Intellectual Property

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So you came up with an idea which you think could potentially change the world, and you have the resources to bring it to fruition, what should you do first? Surely you can immediately duplicate your idea and show it to the world… but would it be better if you can protect your creation and your rights as its creator by registering the same under your name?

In securing your intellectual property, you can either apply for a patent, a trademark, or a copyright. What are the key differences of each?

A patent for an invention is the grant of a property right to the inventor, issued by the United States Patent and Trademark Office. Generally, the term of a new patent is 20 years from the date on which the application for the patent was filed in the United States or, in special cases, from the date an earlier related application was filed, subject to the payment of maintenance fees. The right conferred by the patent grant is, in the language of the statute and of the grant itself, “the right to exclude others from making, using, offering for sale, or selling” the invention in the United States or “importing” the invention into the United States.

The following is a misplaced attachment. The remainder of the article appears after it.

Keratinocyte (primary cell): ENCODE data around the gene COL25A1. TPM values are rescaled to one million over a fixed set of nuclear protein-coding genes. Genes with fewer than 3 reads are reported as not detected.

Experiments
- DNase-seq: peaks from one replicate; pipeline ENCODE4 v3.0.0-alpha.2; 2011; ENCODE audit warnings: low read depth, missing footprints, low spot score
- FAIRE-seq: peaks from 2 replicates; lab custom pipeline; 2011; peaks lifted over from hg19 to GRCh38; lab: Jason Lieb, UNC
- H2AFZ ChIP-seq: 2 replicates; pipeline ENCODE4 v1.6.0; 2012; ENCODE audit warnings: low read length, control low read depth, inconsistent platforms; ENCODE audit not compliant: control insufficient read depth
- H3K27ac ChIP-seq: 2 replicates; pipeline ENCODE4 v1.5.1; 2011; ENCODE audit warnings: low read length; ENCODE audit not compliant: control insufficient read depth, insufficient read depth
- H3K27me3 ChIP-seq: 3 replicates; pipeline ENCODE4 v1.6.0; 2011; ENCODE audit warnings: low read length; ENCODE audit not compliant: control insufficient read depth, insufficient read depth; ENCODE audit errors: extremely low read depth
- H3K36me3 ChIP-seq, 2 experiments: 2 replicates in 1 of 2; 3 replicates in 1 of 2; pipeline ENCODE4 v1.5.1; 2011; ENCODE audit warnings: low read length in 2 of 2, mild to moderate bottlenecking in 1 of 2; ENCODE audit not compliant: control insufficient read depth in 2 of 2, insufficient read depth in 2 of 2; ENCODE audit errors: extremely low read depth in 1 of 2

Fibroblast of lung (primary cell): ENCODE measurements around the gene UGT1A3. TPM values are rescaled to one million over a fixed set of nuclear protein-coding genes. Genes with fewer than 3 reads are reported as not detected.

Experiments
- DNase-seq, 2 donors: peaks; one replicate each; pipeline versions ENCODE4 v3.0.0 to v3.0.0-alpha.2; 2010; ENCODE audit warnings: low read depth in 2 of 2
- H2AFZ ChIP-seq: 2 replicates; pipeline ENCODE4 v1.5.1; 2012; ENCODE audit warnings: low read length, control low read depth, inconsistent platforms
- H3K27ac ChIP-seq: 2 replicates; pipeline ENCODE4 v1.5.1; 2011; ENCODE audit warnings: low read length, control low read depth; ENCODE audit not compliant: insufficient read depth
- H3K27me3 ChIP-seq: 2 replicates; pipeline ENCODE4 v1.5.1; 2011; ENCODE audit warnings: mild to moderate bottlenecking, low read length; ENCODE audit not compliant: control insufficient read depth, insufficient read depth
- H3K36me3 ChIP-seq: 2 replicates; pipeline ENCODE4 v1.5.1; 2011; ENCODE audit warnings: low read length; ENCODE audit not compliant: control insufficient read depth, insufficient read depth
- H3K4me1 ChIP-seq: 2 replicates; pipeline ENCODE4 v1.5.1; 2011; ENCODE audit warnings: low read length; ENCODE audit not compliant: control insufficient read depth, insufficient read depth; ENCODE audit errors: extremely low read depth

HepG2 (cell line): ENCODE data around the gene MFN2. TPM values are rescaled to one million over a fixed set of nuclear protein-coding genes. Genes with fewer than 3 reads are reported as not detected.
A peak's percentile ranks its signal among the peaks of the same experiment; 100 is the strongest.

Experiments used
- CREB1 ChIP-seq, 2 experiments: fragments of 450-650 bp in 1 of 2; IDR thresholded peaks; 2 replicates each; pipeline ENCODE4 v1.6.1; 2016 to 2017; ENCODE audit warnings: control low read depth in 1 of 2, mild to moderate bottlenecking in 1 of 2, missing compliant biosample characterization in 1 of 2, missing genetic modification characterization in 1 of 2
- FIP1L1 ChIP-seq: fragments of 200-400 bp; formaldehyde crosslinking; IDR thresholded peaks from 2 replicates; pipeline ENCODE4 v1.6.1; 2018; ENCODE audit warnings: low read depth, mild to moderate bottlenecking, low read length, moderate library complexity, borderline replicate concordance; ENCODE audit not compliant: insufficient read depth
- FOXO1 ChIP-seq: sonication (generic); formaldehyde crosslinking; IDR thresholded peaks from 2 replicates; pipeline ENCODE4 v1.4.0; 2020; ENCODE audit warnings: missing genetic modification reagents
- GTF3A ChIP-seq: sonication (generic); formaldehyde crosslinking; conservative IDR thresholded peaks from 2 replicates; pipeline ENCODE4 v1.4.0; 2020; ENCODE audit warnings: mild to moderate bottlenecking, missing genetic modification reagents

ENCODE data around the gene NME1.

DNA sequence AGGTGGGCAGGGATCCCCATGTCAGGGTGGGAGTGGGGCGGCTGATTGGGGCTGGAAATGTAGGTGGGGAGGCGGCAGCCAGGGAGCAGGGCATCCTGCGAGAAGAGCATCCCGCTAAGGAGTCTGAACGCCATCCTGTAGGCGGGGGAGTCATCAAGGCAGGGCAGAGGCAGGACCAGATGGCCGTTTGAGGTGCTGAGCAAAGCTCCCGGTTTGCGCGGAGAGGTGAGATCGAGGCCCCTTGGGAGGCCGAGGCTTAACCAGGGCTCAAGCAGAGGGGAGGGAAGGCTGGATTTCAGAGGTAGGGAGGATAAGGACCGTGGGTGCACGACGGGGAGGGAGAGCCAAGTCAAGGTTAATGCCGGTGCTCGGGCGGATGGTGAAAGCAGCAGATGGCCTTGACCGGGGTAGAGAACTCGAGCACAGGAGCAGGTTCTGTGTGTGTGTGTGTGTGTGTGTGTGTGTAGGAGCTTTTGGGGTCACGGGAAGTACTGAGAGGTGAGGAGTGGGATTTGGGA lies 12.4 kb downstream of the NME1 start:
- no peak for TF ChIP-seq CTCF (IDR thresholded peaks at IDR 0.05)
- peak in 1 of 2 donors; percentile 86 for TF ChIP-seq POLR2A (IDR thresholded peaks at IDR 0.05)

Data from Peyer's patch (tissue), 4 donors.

On the other hand, a trademark is a word, name, symbol, or device that is used in trade with goods to indicate the source of the goods and to distinguish them from the goods of others. Trademark rights may be used to prevent others from using a confusingly similar mark, but not to prevent others from making the same goods or from selling the same goods or services under a clearly different mark.

Meanwhile, a copyright is a form of protection provided to the authors of “original works of authorship” including literary, dramatic, musical, artistic, and certain other intellectual works, both published and unpublished. The copyright protects the form of expression rather than the subject matter of the writing.

Applying for a patent, a trademark, and/or a copyright can be complicated, as the bureau that manages the process was established and has been existing since the 1800s. Getting the services of an attorney can help you navigate through the tricky legalese of intellectual property registration and record your innovation with ease. At the end of the day, you deserve all the right that the laws could afford you for your novel contribution to humanity.

Source: US Patent and Trademark Office